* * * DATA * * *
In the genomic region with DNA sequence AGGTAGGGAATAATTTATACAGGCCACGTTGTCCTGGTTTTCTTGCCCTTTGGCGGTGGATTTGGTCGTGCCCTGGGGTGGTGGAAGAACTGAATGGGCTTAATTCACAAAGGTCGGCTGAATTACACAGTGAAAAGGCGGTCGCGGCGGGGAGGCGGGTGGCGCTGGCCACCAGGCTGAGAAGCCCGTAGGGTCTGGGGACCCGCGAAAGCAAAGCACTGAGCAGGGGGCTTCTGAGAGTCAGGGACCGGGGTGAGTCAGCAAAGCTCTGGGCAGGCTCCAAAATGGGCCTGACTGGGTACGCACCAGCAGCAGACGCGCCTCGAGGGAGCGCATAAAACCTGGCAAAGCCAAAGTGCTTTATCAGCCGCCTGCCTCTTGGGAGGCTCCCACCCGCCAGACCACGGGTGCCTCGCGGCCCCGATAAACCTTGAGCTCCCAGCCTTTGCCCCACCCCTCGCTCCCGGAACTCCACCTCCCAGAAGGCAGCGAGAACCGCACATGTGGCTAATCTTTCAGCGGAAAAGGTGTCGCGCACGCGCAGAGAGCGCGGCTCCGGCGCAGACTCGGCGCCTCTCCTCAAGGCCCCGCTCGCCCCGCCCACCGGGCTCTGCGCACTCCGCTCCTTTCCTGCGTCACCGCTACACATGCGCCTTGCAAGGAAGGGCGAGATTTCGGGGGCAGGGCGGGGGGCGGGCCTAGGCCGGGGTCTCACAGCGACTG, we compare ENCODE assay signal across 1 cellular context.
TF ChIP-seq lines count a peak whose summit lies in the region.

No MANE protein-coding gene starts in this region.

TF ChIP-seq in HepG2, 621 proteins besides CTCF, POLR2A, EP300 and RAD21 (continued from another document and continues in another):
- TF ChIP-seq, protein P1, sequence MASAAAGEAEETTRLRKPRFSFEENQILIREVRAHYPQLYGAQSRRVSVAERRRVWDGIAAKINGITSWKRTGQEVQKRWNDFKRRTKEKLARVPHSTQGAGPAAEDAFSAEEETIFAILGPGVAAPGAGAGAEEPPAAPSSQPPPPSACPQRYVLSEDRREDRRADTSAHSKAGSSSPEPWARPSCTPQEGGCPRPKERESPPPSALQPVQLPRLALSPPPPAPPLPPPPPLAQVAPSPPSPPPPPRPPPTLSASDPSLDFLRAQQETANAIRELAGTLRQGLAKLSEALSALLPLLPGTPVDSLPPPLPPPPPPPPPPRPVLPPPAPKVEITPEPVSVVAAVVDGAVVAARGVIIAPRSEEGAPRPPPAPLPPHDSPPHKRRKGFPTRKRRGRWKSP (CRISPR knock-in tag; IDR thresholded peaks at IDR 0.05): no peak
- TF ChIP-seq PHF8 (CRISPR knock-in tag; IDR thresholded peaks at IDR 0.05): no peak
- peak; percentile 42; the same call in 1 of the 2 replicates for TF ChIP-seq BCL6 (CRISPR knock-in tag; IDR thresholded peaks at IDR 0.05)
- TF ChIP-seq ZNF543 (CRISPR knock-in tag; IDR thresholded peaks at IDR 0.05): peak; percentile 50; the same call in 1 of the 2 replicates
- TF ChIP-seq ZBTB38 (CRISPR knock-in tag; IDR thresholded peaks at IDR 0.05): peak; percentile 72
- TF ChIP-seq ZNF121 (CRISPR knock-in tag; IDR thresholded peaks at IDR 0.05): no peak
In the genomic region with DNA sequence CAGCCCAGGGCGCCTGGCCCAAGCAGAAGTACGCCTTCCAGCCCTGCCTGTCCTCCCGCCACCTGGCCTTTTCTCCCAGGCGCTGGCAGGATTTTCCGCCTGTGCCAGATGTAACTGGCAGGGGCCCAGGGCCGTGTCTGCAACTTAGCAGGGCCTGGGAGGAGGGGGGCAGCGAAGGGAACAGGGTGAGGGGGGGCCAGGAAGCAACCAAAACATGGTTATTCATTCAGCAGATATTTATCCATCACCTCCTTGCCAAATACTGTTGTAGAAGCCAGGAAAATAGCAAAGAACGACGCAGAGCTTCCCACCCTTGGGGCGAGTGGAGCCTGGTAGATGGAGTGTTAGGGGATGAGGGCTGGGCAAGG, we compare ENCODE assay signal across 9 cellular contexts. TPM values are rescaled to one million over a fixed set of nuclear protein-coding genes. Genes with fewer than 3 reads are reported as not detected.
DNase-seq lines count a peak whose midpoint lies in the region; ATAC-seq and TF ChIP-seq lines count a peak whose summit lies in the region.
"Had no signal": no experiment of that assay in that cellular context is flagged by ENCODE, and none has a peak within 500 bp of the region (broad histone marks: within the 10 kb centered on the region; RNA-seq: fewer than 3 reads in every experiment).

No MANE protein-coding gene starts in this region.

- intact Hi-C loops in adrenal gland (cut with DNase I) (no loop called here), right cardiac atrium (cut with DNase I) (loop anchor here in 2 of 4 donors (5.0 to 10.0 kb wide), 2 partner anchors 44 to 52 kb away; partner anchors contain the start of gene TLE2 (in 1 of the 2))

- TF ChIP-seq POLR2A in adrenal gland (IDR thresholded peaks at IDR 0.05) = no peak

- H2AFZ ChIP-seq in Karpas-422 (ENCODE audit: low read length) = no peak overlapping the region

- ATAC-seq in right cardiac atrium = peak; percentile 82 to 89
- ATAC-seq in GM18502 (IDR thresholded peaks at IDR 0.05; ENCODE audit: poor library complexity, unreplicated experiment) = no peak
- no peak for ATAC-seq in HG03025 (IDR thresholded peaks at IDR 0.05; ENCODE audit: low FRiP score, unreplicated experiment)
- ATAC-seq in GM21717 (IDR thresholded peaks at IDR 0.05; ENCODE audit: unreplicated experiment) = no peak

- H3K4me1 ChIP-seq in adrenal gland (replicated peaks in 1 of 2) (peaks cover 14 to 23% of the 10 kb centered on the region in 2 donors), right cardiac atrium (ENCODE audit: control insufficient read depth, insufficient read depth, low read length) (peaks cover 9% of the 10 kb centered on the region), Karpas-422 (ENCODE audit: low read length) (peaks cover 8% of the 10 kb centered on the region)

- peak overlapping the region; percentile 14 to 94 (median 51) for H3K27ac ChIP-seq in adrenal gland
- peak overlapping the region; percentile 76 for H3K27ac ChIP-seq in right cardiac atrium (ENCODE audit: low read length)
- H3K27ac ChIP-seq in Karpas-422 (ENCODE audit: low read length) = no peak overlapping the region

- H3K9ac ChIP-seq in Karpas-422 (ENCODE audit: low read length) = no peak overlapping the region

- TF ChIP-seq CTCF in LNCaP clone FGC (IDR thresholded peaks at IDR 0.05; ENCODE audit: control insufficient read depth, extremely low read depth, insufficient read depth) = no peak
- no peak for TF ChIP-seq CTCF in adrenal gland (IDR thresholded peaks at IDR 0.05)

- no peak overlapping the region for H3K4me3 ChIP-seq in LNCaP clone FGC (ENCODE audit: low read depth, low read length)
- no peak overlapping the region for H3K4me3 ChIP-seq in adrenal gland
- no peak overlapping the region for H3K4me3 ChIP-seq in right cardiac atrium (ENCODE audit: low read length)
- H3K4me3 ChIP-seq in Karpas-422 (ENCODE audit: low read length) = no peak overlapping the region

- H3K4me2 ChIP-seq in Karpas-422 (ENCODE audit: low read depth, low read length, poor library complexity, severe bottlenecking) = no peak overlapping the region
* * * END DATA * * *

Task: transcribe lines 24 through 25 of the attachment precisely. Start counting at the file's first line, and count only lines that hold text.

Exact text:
- peak overlapping the region; percentile 76 for H3K27ac ChIP-seq in right cardiac atrium (ENCODE audit: low read length)
- H3K27ac ChIP-seq in Karpas-422 (ENCODE audit: low read length) = no peak overlapping the region